One reason to favour a more open and liberal migration regime is because of the gains in economic efficiency and prosperity it would bring, because of the benefits brought by younger and more active workers who pay more in taxes than they take in benefits, and so on. But when people voice this argument, there’s one response that is almost instantly trotted out. This is to say that, even if it true that a more open regime is better in the aggregate, it isn’t better for the least advantaged among the indigenous population because labour market competition from the incomers depresses wages and often leaves low-skilled native workers out of a job. Now conceding, if strictly for the sake of argument, that there might be other reasons to restrict immigration (cultural impacts on the native poor, whatever …) and focusing on the economic argument alone, I can’t see that this objection makes much sense. If there’s something that is good in the aggregate, but has bad distributive consequences, the solution is surely to use the tax-and-transfer system to fix those distributive outcomes. You could either do this directly (maybe, for example, taxing the surplus to fund a citizen’s or basic income) or indirectly, by funding better education or training. But it doesn’t seem to make much sense for forego the aggregate benefit.

Now an objection to this might be that, given a lack of confidence that political leaders will actually introduce such redistributive measures (rather than, say, letting aggregate gains flow to the one per cent), it is rational for indigenous workers and their political representatives to lobby for tighter labour protectionism via immigration controls. But given the obvious downsides to that second-best strategy, particularly in its divisiveness and its fostering of xenophobia and racism, it seems clear that the left should prefer to take the aggregate benefits and redistribute them. Certainly it seems as if the left should be making such an argument rather than just pandering to “anxieties” among their traditional constituencies as the likes of “Blue Labour” tend to do.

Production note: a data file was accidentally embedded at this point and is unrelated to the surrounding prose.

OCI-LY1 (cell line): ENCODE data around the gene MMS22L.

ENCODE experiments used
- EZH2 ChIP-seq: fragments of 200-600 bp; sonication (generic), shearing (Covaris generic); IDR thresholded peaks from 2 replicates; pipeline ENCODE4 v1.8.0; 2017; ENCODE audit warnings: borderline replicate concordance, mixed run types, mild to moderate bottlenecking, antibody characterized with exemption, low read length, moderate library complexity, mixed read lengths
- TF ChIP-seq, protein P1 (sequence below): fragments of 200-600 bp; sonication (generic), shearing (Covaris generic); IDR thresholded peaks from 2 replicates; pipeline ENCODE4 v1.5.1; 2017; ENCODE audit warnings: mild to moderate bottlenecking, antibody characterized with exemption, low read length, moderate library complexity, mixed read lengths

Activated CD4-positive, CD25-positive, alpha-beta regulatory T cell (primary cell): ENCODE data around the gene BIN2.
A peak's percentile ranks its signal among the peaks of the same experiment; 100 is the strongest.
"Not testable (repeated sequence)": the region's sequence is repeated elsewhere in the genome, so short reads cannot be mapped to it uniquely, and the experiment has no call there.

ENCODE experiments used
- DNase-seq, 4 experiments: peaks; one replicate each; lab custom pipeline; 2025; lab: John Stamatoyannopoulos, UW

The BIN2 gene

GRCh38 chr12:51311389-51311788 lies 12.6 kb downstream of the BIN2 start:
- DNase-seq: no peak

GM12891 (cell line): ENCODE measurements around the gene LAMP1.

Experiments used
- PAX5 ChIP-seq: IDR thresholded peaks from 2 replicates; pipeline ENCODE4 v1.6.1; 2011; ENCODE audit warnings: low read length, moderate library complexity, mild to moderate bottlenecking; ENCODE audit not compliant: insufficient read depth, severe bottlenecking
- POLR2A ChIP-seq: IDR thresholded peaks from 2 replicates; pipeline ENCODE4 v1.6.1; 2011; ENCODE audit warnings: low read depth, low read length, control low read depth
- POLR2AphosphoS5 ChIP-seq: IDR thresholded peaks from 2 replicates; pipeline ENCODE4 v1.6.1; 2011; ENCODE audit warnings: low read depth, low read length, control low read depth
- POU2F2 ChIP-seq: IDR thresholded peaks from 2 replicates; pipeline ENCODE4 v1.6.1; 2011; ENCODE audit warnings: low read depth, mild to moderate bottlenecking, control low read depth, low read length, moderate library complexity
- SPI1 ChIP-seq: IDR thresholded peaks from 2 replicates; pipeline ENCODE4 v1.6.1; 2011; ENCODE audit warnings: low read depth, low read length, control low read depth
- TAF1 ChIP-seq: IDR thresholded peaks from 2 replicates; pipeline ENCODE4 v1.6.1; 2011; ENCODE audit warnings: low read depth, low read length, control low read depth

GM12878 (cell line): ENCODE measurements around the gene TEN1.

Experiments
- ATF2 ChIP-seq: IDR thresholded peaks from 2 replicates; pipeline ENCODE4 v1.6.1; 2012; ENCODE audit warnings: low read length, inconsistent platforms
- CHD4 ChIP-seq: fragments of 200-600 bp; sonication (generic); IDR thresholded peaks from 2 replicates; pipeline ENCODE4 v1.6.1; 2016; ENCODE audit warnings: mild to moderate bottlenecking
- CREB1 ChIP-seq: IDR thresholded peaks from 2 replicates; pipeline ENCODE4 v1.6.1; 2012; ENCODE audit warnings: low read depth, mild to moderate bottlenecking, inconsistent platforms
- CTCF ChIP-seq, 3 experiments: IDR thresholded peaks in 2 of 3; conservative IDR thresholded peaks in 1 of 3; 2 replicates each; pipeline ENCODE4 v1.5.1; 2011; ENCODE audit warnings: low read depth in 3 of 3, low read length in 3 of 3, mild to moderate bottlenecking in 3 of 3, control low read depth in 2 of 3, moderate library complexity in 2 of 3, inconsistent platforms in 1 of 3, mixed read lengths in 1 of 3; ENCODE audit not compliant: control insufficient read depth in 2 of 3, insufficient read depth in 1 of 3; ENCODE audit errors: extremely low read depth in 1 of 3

Two questions occur to me. First, am I right about the “in principle” economics of this? Second, are there respectable political counterarguments, even if I am right about the economics?

[Note that this post is not about the right of the state to restrict migration, a matter on which I’m far more sceptical than most people. It concedes that right for the sake of argument and focuses on what the best policy should be.]

The Politics of Payday Loans

by Henry on August 4, 2013

Via “Michael Froomkin”:, this “Pro Publica piece”: is well worth reading.

bq. As the Rev. Susan McCann stood outside a public library in Springfield, Mo., last year, she did her best to persuade passers-by to sign an initiative to ban high-cost payday loans. But it was difficult to keep her composure, she remembers. A man was shouting in her face. He and several others had been paid to try to prevent people from signing. “Every time I tried to speak to somebody,” she recalls, “they would scream, ‘Liar! Liar! Liar! Don’t listen to her!’” Such confrontations, repeated across the state, exposed something that rarely comes into view so vividly: the high-cost lending industry’s ferocious effort to stay legal and stay in business.

Larry Summers: not enough of a jerk (with added link)

by John Quiggin on August 3, 2013

In the controversy over who should replace Ben Bernanke as Chairman of the US Fed, a fair bit is being made of the fact that Larry Summers is (to put it politely) a jerk. Without denying this, I’d like point out that, when it really mattered, Summers was thoroughly outjerked by the genuine article, Rahm Emanuel.

The occasion was the decision on a stimulus package needed immediately after Obama’s inauguration. Emanuel’s brilliant strategy was to go for as small a stimulus as possible, declare victory on the economic front, then turn to the main game of cutting a deal with the Republicans on health care reform. We all know how that turned out, [^1] and anyone who recalled the Great Depression could easily have foreseen it. I can recall how stunned I was that Obama failed to take the obvious opportunity to nail Bush and the Repubs for the crisis, and switch to a single-minded focus on economic recovery.